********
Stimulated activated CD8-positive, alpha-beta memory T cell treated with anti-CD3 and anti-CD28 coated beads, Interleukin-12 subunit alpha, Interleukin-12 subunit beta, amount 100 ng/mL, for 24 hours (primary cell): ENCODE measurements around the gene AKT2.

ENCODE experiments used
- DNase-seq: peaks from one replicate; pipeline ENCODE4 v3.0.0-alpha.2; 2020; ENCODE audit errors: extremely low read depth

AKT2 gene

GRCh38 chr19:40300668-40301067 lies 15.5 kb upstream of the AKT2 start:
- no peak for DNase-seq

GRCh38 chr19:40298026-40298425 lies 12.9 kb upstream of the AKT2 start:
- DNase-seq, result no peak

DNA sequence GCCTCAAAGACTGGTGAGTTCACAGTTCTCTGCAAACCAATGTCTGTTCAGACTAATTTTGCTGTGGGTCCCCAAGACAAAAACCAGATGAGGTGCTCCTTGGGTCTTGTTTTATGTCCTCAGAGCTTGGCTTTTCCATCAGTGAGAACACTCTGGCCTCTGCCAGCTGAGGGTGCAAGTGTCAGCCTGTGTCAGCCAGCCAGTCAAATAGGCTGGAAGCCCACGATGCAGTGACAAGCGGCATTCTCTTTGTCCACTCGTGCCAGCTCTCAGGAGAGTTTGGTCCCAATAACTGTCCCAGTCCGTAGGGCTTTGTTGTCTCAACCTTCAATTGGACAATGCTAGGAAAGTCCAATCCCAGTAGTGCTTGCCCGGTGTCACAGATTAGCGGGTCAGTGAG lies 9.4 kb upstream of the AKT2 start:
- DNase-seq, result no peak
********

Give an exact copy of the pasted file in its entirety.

Stimulated activated CD8-positive, alpha-beta memory T cell treated with anti-CD3 and anti-CD28 coated beads, Interleukin-12 subunit alpha, Interleukin-12 subunit beta, amount 100 ng/mL, for 24 hours (primary cell): ENCODE measurements around the gene AKT2.

ENCODE experiments used
- DNase-seq: peaks from one replicate; pipeline ENCODE4 v3.0.0-alpha.2; 2020; ENCODE audit errors: extremely low read depth

AKT2 gene

GRCh38 chr19:40300668-40301067 lies 15.5 kb upstream of the AKT2 start:
- no peak for DNase-seq

GRCh38 chr19:40298026-40298425 lies 12.9 kb upstream of the AKT2 start:
- DNase-seq, result no peak

DNA sequence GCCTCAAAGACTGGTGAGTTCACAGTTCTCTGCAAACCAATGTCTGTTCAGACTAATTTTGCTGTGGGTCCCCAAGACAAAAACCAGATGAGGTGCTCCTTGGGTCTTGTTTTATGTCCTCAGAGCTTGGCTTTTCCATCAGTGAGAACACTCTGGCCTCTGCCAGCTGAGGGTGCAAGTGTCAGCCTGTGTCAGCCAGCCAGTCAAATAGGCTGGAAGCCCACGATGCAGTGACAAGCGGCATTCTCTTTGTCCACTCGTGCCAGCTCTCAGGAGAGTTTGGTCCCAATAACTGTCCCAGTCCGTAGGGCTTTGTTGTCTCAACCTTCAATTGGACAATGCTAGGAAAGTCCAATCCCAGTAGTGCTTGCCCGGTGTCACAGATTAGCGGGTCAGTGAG lies 9.4 kb upstream of the AKT2 start:
- DNase-seq, result no peak